5 Feb 2013

Diary of a Range Rover restoration - Part 3

Phil Wall is restoring a 1989 Range Rover Classic. We'll be bringing you regular updates on progress. To find the rest of the restoration diary use the label 'RR Restoration'

Swivel hub - Part 1

After a number of days of work and equestrian distraction I set about replacing the top bearing in the o/s/f (UK drivers side) front swivel hub.

First job was to remove the discs / hub casting - the issue being the MOT test had shown the front brakes are 'extremely tight'.  Once I'd removed the retaining bolts, I realised just how bad things were. The split pins were too tight to remove with the calliper in place, so I had to knock the calliper off with a lump hammer. Not subtle, but, as it turns out, effective....It looks pretty corroded, but I got the split pins and pads out (plenty of wear left on the pads) but the pistons looked seized. Before removing the brake lines, I started the engine and pressed lightly on the brakes.  2 of the 4 pistons moved.  Clearly, the only thing to do next was push harder...the 3rd piston moves.  But not the 4th - and stubborn it remained, no matter how hard I pressed the pedal. 

At this point I decided that this was very clearly a job for another day and have 'stored' it on the chassis frame, brake pipes intact (although with a liberal coverage of WD40 on the fixings).

The next job, in order to feel like there was some sense of achievement from the day, was to remove the end hub, which transfers drive to the wheel / disc.  All the bolts looked in bad shape - but cracked easily and the hub pulled out gently with little friction or resistance.

It looks in to be in decent shape, without any wear. The gasket was virtually none existent, but I scraped the remainder off the face of the seal.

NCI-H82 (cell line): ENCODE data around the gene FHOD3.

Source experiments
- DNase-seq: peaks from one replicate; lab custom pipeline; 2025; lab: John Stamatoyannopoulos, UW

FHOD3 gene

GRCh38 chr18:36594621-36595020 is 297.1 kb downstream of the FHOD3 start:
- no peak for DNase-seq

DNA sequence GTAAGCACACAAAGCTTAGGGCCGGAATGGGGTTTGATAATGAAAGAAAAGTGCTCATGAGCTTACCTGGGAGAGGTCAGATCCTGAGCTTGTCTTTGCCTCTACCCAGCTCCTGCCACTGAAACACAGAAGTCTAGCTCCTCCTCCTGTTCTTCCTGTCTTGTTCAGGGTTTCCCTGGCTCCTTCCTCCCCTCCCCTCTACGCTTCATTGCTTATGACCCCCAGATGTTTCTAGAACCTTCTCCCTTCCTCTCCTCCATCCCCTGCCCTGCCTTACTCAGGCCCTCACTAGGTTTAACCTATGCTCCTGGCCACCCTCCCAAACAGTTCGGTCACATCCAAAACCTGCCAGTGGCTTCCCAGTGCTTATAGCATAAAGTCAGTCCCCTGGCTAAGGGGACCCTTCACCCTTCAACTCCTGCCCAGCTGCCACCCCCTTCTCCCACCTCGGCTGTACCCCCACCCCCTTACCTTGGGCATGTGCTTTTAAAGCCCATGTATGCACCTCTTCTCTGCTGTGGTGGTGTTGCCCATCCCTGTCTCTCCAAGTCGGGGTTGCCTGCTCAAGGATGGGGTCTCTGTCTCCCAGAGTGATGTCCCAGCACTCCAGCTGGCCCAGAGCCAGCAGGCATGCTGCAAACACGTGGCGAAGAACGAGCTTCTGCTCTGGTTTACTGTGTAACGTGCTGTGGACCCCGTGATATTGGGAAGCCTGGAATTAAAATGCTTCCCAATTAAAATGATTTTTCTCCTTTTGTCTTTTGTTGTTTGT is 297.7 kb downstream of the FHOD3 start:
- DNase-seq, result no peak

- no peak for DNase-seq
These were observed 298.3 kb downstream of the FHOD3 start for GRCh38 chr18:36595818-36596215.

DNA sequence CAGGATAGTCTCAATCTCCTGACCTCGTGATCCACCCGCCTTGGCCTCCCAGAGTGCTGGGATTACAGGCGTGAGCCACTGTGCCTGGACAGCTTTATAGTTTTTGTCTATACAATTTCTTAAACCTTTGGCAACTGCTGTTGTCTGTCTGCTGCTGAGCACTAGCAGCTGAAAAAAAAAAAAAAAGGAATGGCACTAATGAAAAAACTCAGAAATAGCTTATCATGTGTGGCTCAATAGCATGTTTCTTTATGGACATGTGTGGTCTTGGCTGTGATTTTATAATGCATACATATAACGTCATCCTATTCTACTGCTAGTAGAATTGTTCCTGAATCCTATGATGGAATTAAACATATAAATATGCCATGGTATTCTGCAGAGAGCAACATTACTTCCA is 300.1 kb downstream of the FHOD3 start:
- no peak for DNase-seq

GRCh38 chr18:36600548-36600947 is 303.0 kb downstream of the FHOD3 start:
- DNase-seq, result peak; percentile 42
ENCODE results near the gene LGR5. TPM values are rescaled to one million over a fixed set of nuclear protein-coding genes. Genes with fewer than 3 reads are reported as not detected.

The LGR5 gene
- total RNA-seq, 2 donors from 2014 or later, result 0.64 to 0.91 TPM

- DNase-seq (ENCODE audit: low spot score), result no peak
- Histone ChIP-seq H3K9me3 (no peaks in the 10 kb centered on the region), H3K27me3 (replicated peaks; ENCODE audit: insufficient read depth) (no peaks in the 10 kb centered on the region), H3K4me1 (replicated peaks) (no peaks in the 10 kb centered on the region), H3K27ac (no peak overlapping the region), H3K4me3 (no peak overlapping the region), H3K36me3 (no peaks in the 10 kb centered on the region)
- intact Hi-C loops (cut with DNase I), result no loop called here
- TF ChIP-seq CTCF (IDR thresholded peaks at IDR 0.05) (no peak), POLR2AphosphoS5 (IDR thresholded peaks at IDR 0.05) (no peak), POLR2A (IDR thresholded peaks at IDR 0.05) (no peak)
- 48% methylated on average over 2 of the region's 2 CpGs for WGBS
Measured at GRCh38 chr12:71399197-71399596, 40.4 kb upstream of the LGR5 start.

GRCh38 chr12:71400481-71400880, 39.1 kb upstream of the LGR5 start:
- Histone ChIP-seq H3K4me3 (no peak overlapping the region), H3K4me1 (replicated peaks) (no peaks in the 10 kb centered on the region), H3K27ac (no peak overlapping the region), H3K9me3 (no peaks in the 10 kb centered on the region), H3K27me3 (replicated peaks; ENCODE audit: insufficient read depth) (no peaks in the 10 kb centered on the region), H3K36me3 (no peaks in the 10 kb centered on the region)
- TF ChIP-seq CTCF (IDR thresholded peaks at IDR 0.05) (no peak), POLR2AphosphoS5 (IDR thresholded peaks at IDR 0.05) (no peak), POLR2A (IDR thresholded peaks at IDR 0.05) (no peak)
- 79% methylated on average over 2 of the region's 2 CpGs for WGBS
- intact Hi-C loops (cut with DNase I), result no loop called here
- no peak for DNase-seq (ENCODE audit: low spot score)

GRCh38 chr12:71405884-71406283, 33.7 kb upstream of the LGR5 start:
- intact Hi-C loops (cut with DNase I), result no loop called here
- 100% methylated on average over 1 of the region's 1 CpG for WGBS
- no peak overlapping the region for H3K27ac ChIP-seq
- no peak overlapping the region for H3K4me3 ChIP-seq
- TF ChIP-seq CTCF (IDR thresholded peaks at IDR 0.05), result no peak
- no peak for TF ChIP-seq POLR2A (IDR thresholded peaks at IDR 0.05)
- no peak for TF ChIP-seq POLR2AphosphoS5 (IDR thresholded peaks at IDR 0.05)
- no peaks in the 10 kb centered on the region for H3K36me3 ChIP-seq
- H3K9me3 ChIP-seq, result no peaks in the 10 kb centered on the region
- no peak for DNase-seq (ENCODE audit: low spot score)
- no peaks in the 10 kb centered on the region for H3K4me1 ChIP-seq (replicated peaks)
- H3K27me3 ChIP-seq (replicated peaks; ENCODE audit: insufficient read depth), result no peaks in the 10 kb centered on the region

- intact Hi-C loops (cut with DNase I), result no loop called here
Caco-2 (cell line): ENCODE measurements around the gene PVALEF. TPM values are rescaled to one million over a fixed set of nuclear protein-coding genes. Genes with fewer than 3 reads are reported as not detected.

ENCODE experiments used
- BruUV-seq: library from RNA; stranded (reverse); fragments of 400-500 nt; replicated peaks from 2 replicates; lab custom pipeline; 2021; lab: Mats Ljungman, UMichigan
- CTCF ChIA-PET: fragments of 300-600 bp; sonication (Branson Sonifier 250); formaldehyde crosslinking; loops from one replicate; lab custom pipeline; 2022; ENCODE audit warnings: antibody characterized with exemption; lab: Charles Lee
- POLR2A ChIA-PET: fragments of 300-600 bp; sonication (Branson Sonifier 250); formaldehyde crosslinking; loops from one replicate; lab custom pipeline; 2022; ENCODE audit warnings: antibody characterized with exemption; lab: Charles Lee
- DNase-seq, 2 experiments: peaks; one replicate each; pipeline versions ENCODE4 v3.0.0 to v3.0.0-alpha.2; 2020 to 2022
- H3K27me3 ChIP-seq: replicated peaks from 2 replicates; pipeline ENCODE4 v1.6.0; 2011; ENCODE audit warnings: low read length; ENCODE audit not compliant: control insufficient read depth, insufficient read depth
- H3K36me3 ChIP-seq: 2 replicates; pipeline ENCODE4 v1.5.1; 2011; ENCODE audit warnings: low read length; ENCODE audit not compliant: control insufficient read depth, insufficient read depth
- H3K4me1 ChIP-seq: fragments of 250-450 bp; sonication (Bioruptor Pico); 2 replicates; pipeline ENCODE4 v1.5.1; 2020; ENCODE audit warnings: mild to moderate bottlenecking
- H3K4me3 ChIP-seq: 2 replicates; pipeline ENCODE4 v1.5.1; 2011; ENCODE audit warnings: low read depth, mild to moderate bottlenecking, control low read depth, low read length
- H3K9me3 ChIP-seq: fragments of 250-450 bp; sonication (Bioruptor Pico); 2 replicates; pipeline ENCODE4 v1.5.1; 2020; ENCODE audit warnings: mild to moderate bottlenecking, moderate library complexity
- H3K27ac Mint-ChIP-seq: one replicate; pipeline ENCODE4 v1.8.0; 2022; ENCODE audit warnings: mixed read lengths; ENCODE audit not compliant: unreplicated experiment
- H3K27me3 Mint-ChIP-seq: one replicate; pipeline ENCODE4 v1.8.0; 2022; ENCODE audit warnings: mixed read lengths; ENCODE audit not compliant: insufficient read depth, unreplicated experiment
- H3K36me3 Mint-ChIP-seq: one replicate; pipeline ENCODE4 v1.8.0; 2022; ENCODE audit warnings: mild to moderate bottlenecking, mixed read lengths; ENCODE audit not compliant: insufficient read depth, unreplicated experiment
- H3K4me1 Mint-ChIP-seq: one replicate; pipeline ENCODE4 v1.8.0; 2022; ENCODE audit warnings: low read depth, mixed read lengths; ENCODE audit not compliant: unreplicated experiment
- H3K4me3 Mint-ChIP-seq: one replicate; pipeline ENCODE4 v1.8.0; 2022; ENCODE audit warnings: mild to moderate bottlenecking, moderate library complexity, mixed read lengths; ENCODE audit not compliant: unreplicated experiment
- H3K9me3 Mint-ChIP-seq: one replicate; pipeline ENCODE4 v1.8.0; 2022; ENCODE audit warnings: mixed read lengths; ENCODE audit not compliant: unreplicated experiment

A quick referral to the "Haynes Book of Lies" suggested I was still on the right track, but the end bearing nuts looked rather rusted.  No matter, I drifted back the locking sleeve and doused them in WD40 then looked for my 52mm socket.

Which didn't exist.

That stopped play for the day.  I went and ordered one from Rimmer (along with a new distributor cap, rotor arm, and 2 sets of caliper seals.)  Also, while I was on the internet, I may have ordered a new rolling toolbox and some ratchet spanners. In my defence, they were on sale...
All the ordered stuff arrived during the week so I restarted again this afternoon - in spite of it being 0°C (32°F).

The hub nuts seemed tight with a standard ratchet.  But with a 3ft breaker bar came off a treat - as did the swivel bolts (upper and lower), the disc guard and the rear seals for the swivel joint.  The joint didn't appear to have lost much grease, and the CV joint and inner drive shaft were all OK
The outer hub looks OK, but all the seals have disintegrated. However, it's fair to say this is a bloody messy job with the hub grease getting everywhere, no matter how careful you are.  I only had a bit of a roll of kitchen towel with me which soon got used up, and I got through 4 pairs of latex gloves.
The upper bearing looked in bad shape, however, so I compared it to the new one.
The photo is a rather fuzzy (perhaps from the shivering - I was getting a bit cold at this point) but believe me the current bearing is knackered. I had been told that removing 1 or 2 shims would fix the play in the joint, but changing the bearing is clearly the right thing to do and I started to look at the swivel hub to drift out the bearing surround.
However, once I'd cleaned off the grease it turns out this will not be necessary as the hub is badly pitted (bugger!) and therefore will have to be changed.  Note: for some reason I can't rotate the photos to put them the right way up!)

Front of hub:
Rear of hub:
I then had to put the whole assembly back together again and cover it in a plastic bag to protect it from the elements.  But hopefully I'll pick a new hub up from Town & Country Land Rover during the week and (weather permitting) I'll get this sorted next weekend.

On a brighter note, my mate Simon turned up with his new and very cool (in matt black and gold) single speed bike and I also managed to assemble a range of Range Rovers at the yard this weekend.  So, all in all, not a bad day if a touch cooler, and a lot less productive than I would have preferred.